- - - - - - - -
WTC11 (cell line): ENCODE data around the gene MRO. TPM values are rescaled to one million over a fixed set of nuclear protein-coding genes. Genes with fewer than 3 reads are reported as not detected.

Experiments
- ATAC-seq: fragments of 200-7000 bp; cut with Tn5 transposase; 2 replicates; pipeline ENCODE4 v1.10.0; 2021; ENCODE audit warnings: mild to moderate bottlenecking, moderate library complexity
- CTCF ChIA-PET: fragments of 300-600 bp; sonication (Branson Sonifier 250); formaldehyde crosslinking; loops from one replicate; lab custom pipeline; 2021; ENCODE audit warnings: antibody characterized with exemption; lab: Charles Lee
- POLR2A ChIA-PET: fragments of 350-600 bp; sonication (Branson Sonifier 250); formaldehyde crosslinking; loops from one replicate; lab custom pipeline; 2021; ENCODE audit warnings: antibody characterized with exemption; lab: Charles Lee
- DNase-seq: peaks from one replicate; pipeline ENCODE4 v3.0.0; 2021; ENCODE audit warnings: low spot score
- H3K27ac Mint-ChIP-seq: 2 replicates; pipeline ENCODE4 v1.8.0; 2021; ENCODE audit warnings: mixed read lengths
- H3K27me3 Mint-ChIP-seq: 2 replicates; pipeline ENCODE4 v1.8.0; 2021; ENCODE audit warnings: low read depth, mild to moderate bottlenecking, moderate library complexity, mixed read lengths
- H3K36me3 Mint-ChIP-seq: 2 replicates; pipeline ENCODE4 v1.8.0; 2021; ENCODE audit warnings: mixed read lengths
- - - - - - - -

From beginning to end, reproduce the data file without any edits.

WTC11 (cell line): ENCODE data around the gene MRO. TPM values are rescaled to one million over a fixed set of nuclear protein-coding genes. Genes with fewer than 3 reads are reported as not detected.

Experiments
- ATAC-seq: fragments of 200-7000 bp; cut with Tn5 transposase; 2 replicates; pipeline ENCODE4 v1.10.0; 2021; ENCODE audit warnings: mild to moderate bottlenecking, moderate library complexity
- CTCF ChIA-PET: fragments of 300-600 bp; sonication (Branson Sonifier 250); formaldehyde crosslinking; loops from one replicate; lab custom pipeline; 2021; ENCODE audit warnings: antibody characterized with exemption; lab: Charles Lee
- POLR2A ChIA-PET: fragments of 350-600 bp; sonication (Branson Sonifier 250); formaldehyde crosslinking; loops from one replicate; lab custom pipeline; 2021; ENCODE audit warnings: antibody characterized with exemption; lab: Charles Lee
- DNase-seq: peaks from one replicate; pipeline ENCODE4 v3.0.0; 2021; ENCODE audit warnings: low spot score
- H3K27ac Mint-ChIP-seq: 2 replicates; pipeline ENCODE4 v1.8.0; 2021; ENCODE audit warnings: mixed read lengths
- H3K27me3 Mint-ChIP-seq: 2 replicates; pipeline ENCODE4 v1.8.0; 2021; ENCODE audit warnings: low read depth, mild to moderate bottlenecking, moderate library complexity, mixed read lengths
- H3K36me3 Mint-ChIP-seq: 2 replicates; pipeline ENCODE4 v1.8.0; 2021; ENCODE audit warnings: mixed read lengths